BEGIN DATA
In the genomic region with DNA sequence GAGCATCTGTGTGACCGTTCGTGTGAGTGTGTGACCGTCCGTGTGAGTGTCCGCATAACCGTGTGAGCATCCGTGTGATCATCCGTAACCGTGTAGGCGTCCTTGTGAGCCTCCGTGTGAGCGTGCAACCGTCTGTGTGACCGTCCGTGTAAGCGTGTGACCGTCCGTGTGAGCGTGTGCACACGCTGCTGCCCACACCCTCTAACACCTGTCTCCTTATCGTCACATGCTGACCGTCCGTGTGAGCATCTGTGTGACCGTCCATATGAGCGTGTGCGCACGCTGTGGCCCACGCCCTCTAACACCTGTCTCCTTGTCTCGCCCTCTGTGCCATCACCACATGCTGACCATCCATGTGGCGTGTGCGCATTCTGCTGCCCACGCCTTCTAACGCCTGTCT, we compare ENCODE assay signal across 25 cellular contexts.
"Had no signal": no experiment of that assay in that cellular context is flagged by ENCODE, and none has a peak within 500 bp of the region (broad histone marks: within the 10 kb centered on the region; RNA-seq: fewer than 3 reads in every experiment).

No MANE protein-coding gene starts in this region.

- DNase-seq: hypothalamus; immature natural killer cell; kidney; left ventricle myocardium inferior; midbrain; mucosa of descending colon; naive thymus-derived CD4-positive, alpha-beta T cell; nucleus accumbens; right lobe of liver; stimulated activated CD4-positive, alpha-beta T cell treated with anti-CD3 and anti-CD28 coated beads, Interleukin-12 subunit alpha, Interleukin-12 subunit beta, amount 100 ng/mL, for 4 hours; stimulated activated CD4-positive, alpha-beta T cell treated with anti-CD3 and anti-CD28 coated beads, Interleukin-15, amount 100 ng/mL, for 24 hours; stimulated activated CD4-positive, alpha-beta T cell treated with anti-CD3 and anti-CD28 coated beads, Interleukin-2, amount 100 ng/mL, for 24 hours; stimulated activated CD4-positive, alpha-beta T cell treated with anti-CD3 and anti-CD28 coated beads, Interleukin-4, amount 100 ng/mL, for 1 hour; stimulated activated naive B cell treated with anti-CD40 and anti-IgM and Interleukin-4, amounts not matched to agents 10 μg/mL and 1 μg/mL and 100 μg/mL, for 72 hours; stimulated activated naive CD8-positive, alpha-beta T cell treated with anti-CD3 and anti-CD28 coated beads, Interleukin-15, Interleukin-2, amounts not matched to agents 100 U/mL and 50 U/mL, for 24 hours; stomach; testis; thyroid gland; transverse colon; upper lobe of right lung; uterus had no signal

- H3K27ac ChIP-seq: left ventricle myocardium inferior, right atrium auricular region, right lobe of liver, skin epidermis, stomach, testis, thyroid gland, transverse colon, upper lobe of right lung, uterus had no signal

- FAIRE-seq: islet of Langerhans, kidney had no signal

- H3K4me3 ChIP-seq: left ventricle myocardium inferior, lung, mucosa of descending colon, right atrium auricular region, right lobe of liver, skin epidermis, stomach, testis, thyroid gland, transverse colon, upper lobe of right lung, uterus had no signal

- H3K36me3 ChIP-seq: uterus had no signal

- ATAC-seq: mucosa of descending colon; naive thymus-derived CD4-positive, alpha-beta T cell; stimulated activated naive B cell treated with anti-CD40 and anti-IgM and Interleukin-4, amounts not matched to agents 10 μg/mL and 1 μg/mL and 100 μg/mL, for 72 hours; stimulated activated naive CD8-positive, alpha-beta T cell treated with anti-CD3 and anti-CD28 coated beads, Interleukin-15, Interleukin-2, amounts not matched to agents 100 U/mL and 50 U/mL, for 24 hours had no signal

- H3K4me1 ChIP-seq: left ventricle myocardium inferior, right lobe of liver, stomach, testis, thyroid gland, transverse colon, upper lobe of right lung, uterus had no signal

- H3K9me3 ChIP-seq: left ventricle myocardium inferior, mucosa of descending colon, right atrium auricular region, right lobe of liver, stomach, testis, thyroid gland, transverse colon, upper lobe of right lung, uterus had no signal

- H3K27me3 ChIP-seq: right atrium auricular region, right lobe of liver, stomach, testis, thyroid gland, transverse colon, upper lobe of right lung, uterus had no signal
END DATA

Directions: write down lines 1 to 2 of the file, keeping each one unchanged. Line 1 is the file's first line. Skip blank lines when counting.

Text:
In the genomic region with DNA sequence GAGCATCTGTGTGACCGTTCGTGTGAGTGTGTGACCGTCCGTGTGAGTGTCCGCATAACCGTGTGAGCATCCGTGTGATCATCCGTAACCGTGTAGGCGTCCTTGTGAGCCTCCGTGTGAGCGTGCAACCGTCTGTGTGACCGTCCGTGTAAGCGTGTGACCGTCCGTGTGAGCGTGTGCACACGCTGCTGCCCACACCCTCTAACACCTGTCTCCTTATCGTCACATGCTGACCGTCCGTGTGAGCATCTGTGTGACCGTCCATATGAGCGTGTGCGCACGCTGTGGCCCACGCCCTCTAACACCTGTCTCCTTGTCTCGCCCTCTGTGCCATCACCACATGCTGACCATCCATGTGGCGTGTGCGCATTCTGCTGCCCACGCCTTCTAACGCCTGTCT, we compare ENCODE assay signal across 25 cellular contexts.
"Had no signal": no experiment of that assay in that cellular context is flagged by ENCODE, and none has a peak within 500 bp of the region (broad histone marks: within the 10 kb centered on the region; RNA-seq: fewer than 3 reads in every experiment).